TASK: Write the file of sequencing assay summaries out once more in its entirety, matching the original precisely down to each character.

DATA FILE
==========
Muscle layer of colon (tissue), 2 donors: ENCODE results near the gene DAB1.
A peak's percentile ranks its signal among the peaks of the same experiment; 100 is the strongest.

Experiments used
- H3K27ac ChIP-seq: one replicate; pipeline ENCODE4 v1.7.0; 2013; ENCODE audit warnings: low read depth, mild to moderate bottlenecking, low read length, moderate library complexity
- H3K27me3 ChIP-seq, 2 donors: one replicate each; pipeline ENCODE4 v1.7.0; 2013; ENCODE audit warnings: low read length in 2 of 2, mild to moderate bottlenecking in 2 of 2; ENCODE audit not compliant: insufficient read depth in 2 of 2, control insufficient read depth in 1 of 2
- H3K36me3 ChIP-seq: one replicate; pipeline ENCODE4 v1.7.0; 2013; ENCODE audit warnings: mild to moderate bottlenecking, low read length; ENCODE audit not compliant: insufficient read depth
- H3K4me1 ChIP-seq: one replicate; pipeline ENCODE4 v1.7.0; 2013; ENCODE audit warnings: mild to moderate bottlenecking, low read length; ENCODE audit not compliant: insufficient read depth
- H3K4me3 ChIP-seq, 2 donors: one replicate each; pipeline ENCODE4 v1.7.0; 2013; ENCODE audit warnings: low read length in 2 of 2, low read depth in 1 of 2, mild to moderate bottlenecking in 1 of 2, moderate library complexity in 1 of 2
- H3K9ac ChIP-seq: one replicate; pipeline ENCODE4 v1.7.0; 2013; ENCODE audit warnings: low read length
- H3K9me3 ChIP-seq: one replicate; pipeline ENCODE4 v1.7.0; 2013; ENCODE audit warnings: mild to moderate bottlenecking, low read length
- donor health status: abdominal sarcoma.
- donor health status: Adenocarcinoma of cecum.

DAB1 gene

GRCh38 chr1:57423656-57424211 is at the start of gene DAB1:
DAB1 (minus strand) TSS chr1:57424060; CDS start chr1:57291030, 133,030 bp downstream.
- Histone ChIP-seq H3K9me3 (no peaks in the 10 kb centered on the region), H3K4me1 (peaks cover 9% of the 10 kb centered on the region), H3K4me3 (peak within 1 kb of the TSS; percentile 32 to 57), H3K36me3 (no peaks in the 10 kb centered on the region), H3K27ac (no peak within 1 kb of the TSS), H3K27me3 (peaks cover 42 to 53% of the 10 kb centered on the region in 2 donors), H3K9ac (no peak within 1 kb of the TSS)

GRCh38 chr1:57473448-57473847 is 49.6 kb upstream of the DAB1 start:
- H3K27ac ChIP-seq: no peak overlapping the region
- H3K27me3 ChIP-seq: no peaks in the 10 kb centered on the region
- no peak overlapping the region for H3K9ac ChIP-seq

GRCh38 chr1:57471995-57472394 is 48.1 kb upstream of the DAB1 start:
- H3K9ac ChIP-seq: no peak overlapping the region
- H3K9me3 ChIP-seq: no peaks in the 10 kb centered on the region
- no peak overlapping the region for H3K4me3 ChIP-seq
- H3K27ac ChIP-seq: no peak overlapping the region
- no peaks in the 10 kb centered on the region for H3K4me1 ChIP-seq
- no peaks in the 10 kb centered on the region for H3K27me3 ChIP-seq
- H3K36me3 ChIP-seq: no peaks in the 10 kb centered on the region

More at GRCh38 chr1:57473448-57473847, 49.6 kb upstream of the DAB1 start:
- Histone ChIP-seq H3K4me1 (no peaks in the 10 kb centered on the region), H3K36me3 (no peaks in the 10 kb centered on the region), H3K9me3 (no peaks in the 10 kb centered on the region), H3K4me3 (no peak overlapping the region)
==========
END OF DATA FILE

Muscle layer of colon (tissue), 2 donors: ENCODE results near the gene DAB1.
A peak's percentile ranks its signal among the peaks of the same experiment; 100 is the strongest.

Experiments used
- H3K27ac ChIP-seq: one replicate; pipeline ENCODE4 v1.7.0; 2013; ENCODE audit warnings: low read depth, mild to moderate bottlenecking, low read length, moderate library complexity
- H3K27me3 ChIP-seq, 2 donors: one replicate each; pipeline ENCODE4 v1.7.0; 2013; ENCODE audit warnings: low read length in 2 of 2, mild to moderate bottlenecking in 2 of 2; ENCODE audit not compliant: insufficient read depth in 2 of 2, control insufficient read depth in 1 of 2
- H3K36me3 ChIP-seq: one replicate; pipeline ENCODE4 v1.7.0; 2013; ENCODE audit warnings: mild to moderate bottlenecking, low read length; ENCODE audit not compliant: insufficient read depth
- H3K4me1 ChIP-seq: one replicate; pipeline ENCODE4 v1.7.0; 2013; ENCODE audit warnings: mild to moderate bottlenecking, low read length; ENCODE audit not compliant: insufficient read depth
- H3K4me3 ChIP-seq, 2 donors: one replicate each; pipeline ENCODE4 v1.7.0; 2013; ENCODE audit warnings: low read length in 2 of 2, low read depth in 1 of 2, mild to moderate bottlenecking in 1 of 2, moderate library complexity in 1 of 2
- H3K9ac ChIP-seq: one replicate; pipeline ENCODE4 v1.7.0; 2013; ENCODE audit warnings: low read length
- H3K9me3 ChIP-seq: one replicate; pipeline ENCODE4 v1.7.0; 2013; ENCODE audit warnings: mild to moderate bottlenecking, low read length
- donor health status: abdominal sarcoma.
- donor health status: Adenocarcinoma of cecum.

DAB1 gene

GRCh38 chr1:57423656-57424211 is at the start of gene DAB1:
DAB1 (minus strand) TSS chr1:57424060; CDS start chr1:57291030, 133,030 bp downstream.
- Histone ChIP-seq H3K9me3 (no peaks in the 10 kb centered on the region), H3K4me1 (peaks cover 9% of the 10 kb centered on the region), H3K4me3 (peak within 1 kb of the TSS; percentile 32 to 57), H3K36me3 (no peaks in the 10 kb centered on the region), H3K27ac (no peak within 1 kb of the TSS), H3K27me3 (peaks cover 42 to 53% of the 10 kb centered on the region in 2 donors), H3K9ac (no peak within 1 kb of the TSS)

GRCh38 chr1:57473448-57473847 is 49.6 kb upstream of the DAB1 start:
- H3K27ac ChIP-seq: no peak overlapping the region
- H3K27me3 ChIP-seq: no peaks in the 10 kb centered on the region
- no peak overlapping the region for H3K9ac ChIP-seq

GRCh38 chr1:57471995-57472394 is 48.1 kb upstream of the DAB1 start:
- H3K9ac ChIP-seq: no peak overlapping the region
- H3K9me3 ChIP-seq: no peaks in the 10 kb centered on the region
- no peak overlapping the region for H3K4me3 ChIP-seq
- H3K27ac ChIP-seq: no peak overlapping the region
- no peaks in the 10 kb centered on the region for H3K4me1 ChIP-seq
- no peaks in the 10 kb centered on the region for H3K27me3 ChIP-seq
- H3K36me3 ChIP-seq: no peaks in the 10 kb centered on the region

More at GRCh38 chr1:57473448-57473847, 49.6 kb upstream of the DAB1 start:
- Histone ChIP-seq H3K4me1 (no peaks in the 10 kb centered on the region), H3K36me3 (no peaks in the 10 kb centered on the region), H3K9me3 (no peaks in the 10 kb centered on the region), H3K4me3 (no peak overlapping the region)